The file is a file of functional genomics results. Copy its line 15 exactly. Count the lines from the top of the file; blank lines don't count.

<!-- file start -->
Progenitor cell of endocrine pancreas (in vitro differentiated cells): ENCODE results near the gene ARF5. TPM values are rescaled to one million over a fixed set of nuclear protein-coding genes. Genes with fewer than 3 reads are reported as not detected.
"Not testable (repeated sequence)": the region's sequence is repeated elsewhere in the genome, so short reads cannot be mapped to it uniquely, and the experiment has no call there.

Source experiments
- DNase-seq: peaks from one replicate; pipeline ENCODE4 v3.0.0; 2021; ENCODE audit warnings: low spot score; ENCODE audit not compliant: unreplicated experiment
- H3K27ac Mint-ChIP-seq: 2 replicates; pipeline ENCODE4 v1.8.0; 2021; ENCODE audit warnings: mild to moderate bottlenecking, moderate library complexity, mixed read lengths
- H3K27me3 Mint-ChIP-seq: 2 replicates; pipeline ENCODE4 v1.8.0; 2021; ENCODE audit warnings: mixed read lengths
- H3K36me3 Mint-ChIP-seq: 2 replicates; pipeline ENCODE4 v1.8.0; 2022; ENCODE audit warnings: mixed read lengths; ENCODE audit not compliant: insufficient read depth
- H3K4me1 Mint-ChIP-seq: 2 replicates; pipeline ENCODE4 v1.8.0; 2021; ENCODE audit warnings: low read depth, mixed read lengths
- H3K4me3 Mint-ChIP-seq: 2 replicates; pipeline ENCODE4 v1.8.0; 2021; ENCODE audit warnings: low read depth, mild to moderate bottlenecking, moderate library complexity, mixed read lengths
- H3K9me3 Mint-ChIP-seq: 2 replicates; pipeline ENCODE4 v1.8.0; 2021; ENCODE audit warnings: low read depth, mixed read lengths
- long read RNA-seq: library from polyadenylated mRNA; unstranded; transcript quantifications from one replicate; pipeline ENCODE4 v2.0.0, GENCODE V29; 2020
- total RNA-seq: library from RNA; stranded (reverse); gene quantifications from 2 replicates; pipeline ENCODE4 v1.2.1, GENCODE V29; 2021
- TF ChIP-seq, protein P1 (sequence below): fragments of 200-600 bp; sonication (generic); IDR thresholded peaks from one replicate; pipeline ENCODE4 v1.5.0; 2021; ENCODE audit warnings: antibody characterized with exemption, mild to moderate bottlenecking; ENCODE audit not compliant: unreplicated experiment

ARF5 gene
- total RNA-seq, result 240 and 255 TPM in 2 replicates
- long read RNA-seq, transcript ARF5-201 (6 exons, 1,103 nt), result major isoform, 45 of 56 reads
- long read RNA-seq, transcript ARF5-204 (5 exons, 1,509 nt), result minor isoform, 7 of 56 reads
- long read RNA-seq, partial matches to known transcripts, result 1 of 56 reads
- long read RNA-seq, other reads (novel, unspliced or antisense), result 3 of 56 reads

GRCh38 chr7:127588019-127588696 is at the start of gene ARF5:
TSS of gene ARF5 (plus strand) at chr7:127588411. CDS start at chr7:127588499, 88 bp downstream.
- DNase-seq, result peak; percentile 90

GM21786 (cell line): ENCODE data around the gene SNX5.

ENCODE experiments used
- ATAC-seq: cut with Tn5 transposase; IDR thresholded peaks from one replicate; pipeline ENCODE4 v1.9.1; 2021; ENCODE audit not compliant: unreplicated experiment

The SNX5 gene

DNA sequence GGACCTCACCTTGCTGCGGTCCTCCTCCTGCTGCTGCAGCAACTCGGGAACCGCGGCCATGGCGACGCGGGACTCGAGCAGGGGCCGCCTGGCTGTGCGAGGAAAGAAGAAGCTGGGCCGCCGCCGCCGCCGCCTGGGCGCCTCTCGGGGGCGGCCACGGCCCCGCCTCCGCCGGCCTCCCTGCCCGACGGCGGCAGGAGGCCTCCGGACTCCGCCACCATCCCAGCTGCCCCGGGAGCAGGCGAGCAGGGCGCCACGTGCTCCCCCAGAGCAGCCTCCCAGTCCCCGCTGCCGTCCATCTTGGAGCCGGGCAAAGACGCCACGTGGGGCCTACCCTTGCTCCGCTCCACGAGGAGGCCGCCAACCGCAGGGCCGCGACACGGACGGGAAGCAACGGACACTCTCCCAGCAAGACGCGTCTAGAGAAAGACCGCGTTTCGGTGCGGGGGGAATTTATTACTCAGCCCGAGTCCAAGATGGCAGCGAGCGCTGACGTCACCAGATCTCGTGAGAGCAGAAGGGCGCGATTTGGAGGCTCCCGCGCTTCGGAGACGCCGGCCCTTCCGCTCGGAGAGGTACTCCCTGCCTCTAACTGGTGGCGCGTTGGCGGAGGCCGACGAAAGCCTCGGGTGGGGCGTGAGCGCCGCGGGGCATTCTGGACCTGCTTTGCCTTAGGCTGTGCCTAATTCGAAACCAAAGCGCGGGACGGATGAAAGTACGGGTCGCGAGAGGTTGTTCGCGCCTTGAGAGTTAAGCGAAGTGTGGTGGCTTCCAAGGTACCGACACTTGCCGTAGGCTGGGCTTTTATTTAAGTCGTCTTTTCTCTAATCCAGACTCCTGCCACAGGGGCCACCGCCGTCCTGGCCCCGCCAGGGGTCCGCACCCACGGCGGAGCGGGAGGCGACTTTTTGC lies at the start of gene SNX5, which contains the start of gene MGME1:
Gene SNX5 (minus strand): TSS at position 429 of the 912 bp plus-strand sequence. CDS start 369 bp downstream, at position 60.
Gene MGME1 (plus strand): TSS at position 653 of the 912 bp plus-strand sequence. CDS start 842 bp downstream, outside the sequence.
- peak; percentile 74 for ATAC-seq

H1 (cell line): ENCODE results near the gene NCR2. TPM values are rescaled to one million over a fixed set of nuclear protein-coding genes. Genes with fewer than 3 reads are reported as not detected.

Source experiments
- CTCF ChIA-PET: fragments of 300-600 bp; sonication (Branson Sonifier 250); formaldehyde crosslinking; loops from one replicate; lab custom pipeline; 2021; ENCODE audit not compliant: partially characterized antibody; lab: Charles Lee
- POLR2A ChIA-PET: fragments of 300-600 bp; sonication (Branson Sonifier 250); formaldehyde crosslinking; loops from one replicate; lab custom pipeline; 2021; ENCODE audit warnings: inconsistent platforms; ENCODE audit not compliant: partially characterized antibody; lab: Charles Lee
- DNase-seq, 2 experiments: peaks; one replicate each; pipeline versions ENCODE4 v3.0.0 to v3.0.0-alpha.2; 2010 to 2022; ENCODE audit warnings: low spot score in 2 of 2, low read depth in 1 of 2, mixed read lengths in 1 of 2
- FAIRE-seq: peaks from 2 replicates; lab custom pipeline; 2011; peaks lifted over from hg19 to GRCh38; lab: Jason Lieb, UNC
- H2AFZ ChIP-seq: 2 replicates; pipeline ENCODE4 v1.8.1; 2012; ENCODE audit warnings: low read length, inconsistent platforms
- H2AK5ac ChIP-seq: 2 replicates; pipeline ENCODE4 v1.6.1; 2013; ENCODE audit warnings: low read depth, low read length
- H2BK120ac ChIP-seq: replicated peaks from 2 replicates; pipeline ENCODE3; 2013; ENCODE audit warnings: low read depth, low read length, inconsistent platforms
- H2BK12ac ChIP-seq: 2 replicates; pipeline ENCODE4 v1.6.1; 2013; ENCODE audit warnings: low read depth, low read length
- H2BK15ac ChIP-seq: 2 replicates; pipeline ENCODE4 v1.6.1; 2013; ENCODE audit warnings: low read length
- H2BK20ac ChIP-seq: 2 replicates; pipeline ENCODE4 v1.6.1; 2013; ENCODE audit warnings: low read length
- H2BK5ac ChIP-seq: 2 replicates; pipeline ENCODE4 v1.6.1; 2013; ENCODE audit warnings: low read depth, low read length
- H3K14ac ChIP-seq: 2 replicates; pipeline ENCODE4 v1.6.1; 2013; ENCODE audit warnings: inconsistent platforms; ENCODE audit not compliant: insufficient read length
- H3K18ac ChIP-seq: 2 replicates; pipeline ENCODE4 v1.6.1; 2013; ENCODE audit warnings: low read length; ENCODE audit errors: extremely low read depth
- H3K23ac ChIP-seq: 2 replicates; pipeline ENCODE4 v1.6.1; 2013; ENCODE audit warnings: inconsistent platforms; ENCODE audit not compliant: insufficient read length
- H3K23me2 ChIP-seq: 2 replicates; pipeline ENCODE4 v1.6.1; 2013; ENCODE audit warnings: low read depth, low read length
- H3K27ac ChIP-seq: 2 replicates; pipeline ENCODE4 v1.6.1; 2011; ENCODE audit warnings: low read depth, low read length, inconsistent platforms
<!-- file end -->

- total RNA-seq, result 240 and 255 TPM in 2 replicates